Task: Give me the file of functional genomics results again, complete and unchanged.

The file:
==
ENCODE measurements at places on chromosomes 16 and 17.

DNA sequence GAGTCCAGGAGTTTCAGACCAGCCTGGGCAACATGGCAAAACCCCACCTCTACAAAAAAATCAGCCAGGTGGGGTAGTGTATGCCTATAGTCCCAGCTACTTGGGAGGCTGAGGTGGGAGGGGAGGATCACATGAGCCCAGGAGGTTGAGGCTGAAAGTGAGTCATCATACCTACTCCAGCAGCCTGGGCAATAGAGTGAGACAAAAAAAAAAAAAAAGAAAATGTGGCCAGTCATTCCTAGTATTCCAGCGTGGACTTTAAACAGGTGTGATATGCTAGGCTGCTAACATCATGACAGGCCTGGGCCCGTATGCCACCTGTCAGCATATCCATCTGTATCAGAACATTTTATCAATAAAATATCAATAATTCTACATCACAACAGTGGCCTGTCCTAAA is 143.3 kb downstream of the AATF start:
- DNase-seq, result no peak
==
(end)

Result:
ENCODE measurements at places on chromosomes 16 and 17.

DNA sequence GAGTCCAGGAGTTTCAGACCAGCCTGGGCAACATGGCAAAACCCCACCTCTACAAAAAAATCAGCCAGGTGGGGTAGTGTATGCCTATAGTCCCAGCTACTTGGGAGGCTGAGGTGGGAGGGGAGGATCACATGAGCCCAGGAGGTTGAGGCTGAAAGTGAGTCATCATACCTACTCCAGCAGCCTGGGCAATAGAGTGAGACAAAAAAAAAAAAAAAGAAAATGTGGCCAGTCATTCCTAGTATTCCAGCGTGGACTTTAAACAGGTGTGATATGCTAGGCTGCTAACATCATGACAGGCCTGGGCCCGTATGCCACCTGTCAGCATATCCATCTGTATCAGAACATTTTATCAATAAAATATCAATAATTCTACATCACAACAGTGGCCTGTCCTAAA is 143.3 kb downstream of the AATF start:
- DNase-seq, result no peak